Saturday, March 29, 2008

OK, now I've seen everything

The current bike worldwide boom is a good thing, nay - a great thing- but like most things in life it's not an unalloyed joy.

Twenty-odd years ago we had to deal with the sudden appearance of triathletes - strapping meat puppets immune to pain but barely smart enough to to steer around corners. Then came the mountain bikers and they were mostly ok. Now come the fixed gear riders and I'm coping pretty well with that. Each group bought some cultural baggage with them to add to the rich mix that makes up the pasttime. But eventually matters must reach a point where even the most sanguine of us much cry: Enough! Ride the things, don't worship them as gods.

Without wanting to sound too much like Bike Snob NYC, have a bloody look at this: you can get paintings of bicycles from in New York. They even have gallery. WTF? WTFF?

For a mere $US600, you can buy a painting, oil on board, of Roberto's rain bike. Never mind that Roberto's rain bike is clearly a piece of shit you could buy for less than $US600 and still have enough money for some hooks to hang it on a wall at your place. (Also Roberto, get your brakes serviced, one of the calipers is badly bent.) For $US1500 you can buy Alana's Bike on paper. Look at it there, looking coquettishly over its shoulder at us. (Alana, baby, you need some brakes and some handlebar tape.) But hey, if that's too rich for your blood you can always buy a painting of a Tour de France water bottle for $300. Or you could buy 100 of the fuckers for real and have your own performance art party at home.

1,181km so far this year.

Wednesday, March 26, 2008

The shed as a goldmine.

I've been a bit short of cash of late, so I've been whacking some old bike bits on ebay. Cleaning out the shed has never been so profitable.

I have a fair few old bike parts I've had for 20 years or more which I'm unlikely to ever use again. It's mostly old Campagnolo stuff from when I was racing - I had expensive tastes even then. Some of it has some sentimental value, but it's hard to hang onto stuff when it's fetching good money online. The demand is amazing even for items I describe in great detail as worn or a bit rusty. There's nothing that hasn't sold. So far I've sold the old, worn 1983 Campagnolo Record pedals to the left for $60 and old pair of Suntour track pedals for $40 and a fairly ratty pair of Campagnolo non-aero brake levers for $40 as well.

This week I've unearthed a pair of Suntour Superbe road pedals. They're lovely smooth pedals, in good condition and they've already reached $50 ,which may well be more than I paid for them back in about 1985. I had no idea they would be such a good investment.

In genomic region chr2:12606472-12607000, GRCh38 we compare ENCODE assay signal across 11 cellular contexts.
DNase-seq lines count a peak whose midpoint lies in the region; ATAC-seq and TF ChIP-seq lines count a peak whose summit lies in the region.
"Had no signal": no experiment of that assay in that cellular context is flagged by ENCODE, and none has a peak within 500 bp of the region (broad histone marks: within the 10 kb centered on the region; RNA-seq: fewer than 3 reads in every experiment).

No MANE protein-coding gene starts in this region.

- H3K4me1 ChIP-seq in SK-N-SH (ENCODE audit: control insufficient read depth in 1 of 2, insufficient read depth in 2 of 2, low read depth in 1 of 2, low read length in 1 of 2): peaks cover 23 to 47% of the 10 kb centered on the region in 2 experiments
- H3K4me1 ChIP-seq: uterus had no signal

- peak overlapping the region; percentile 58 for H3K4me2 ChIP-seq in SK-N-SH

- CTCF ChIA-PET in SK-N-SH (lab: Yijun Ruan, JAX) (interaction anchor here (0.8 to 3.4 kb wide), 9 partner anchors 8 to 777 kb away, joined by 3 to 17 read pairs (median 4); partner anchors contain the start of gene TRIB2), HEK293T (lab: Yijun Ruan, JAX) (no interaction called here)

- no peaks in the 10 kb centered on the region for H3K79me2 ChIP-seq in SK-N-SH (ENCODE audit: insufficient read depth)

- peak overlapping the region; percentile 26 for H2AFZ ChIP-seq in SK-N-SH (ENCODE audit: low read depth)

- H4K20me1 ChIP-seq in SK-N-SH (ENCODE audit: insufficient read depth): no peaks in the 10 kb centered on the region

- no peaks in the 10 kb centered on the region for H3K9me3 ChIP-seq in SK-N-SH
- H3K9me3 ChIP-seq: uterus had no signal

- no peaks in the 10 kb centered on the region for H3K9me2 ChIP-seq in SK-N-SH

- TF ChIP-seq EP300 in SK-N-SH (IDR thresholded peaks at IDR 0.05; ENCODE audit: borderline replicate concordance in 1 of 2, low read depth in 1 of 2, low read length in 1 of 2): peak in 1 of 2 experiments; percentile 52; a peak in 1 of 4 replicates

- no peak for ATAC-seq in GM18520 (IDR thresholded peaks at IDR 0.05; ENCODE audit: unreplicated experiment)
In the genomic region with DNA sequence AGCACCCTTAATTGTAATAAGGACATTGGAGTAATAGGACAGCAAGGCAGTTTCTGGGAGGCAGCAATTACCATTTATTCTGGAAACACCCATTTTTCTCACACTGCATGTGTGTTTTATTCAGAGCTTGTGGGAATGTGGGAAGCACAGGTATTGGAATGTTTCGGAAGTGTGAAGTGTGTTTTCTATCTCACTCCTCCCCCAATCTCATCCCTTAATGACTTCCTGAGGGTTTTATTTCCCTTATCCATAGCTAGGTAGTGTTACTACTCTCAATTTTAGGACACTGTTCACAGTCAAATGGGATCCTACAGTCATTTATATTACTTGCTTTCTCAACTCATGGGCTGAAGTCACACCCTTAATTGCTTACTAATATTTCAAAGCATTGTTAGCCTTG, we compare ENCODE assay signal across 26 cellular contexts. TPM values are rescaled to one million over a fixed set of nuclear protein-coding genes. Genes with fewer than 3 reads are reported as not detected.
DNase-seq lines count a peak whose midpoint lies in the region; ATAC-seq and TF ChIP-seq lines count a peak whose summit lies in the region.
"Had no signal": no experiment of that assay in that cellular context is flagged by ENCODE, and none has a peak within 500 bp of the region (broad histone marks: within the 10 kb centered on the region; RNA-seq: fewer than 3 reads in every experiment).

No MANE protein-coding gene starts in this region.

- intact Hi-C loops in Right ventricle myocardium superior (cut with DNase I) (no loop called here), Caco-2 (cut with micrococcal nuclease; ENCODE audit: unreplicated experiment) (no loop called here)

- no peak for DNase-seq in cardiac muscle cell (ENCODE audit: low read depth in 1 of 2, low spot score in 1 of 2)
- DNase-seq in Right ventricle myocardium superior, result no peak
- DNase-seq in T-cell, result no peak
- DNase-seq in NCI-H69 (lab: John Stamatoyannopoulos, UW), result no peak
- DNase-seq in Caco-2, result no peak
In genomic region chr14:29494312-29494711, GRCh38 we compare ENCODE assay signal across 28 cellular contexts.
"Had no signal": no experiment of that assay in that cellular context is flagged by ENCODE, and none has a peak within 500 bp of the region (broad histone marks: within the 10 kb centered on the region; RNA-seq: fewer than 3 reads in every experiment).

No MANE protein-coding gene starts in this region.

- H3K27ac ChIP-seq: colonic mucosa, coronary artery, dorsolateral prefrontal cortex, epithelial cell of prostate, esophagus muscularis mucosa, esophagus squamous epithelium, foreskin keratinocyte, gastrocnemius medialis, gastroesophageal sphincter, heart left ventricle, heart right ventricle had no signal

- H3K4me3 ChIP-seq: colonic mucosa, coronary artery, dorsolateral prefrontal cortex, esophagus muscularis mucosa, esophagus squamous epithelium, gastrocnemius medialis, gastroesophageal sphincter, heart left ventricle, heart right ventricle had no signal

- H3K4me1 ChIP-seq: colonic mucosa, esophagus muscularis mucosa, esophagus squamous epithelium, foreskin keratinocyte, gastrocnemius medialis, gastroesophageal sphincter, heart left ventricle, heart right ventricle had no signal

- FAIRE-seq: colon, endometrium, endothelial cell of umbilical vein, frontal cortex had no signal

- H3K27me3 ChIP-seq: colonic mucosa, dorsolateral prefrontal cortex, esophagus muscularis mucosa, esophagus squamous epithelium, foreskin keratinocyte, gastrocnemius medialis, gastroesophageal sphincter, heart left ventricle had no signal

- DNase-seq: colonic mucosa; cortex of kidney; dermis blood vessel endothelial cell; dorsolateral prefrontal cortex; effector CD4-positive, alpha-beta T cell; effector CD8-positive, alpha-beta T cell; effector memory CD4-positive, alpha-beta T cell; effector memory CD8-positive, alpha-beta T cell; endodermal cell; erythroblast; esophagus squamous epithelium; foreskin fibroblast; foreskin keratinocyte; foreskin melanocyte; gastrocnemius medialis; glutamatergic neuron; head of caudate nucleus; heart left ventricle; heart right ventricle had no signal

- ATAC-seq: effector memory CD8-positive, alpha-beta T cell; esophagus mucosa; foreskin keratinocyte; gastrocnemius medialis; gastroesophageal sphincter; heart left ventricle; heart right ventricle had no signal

The best thing about it all is that this kit is going to people who will use and appreciate it. The downside is that the ebay fees take a decent bite and using their Paypal payment service means you lose even more - my total fees are running at slightly over 10%. But it's hard to complain too much when its turning stuff that was cluttering up the shed into dollars.

1,103km so far this year.

Friday, March 21, 2008

What's wrong with the Tour de France.

My cold and windy commute across the shoulder of Mt Wellington last night got me thinking about what the Tour de France really needs: a night stage. Forget that sissy day riding, any one can do that. Let's see how these tough guys go at night. Let's say a 350km mountain stage in the dark. Wouldn't that be a great prompt to see some breakthoughs in in the development of useful cycling gear, say for example bike lights?

1,005km so far this year.

Thursday, March 20, 2008

Hobart Century Ride

I had a fine old time at the Hobart Century ride on Sunday. It's always a jolly outing. There seemed a few more riders than last year too, although I didn't end up seeing too many of them after the start. There was a fair bit of lycra and carbon and shaved legs in evidence.

Riding at a moderate pace, I finished a shade over five hours, one minute slower than my time for last year. (If that rate of deterioration holds I'll be riding sub-six hour centuries well into my eighties which suits me fine.) It was a fairly hot day and I stopped a couple of times, once for an ice cream and once for a cool drink, so maybe I shouldn't have been too surprised there wasn't anyone much still around when I eventually finished!